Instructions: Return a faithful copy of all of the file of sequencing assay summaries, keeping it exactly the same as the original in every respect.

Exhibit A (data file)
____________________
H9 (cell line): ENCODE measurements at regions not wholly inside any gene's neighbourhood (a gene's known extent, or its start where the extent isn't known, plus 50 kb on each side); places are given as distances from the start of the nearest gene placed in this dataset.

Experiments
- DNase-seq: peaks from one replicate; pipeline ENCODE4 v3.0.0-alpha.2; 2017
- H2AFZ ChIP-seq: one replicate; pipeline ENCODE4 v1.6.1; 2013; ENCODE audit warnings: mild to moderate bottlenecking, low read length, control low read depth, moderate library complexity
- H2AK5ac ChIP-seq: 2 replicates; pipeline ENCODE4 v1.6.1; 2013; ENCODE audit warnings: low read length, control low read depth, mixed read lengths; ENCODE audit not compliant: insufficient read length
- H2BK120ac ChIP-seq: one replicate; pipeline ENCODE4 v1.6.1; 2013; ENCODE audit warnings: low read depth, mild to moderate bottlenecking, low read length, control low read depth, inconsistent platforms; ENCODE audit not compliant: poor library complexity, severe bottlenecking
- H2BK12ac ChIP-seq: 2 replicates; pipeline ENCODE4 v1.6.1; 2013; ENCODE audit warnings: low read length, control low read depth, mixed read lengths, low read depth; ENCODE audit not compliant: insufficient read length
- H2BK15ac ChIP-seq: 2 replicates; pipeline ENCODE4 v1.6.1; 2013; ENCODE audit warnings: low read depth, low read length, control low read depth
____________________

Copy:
H9 (cell line): ENCODE measurements at regions not wholly inside any gene's neighbourhood (a gene's known extent, or its start where the extent isn't known, plus 50 kb on each side); places are given as distances from the start of the nearest gene placed in this dataset.

Experiments
- DNase-seq: peaks from one replicate; pipeline ENCODE4 v3.0.0-alpha.2; 2017
- H2AFZ ChIP-seq: one replicate; pipeline ENCODE4 v1.6.1; 2013; ENCODE audit warnings: mild to moderate bottlenecking, low read length, control low read depth, moderate library complexity
- H2AK5ac ChIP-seq: 2 replicates; pipeline ENCODE4 v1.6.1; 2013; ENCODE audit warnings: low read length, control low read depth, mixed read lengths; ENCODE audit not compliant: insufficient read length
- H2BK120ac ChIP-seq: one replicate; pipeline ENCODE4 v1.6.1; 2013; ENCODE audit warnings: low read depth, mild to moderate bottlenecking, low read length, control low read depth, inconsistent platforms; ENCODE audit not compliant: poor library complexity, severe bottlenecking
- H2BK12ac ChIP-seq: 2 replicates; pipeline ENCODE4 v1.6.1; 2013; ENCODE audit warnings: low read length, control low read depth, mixed read lengths, low read depth; ENCODE audit not compliant: insufficient read length
- H2BK15ac ChIP-seq: 2 replicates; pipeline ENCODE4 v1.6.1; 2013; ENCODE audit warnings: low read depth, low read length, control low read depth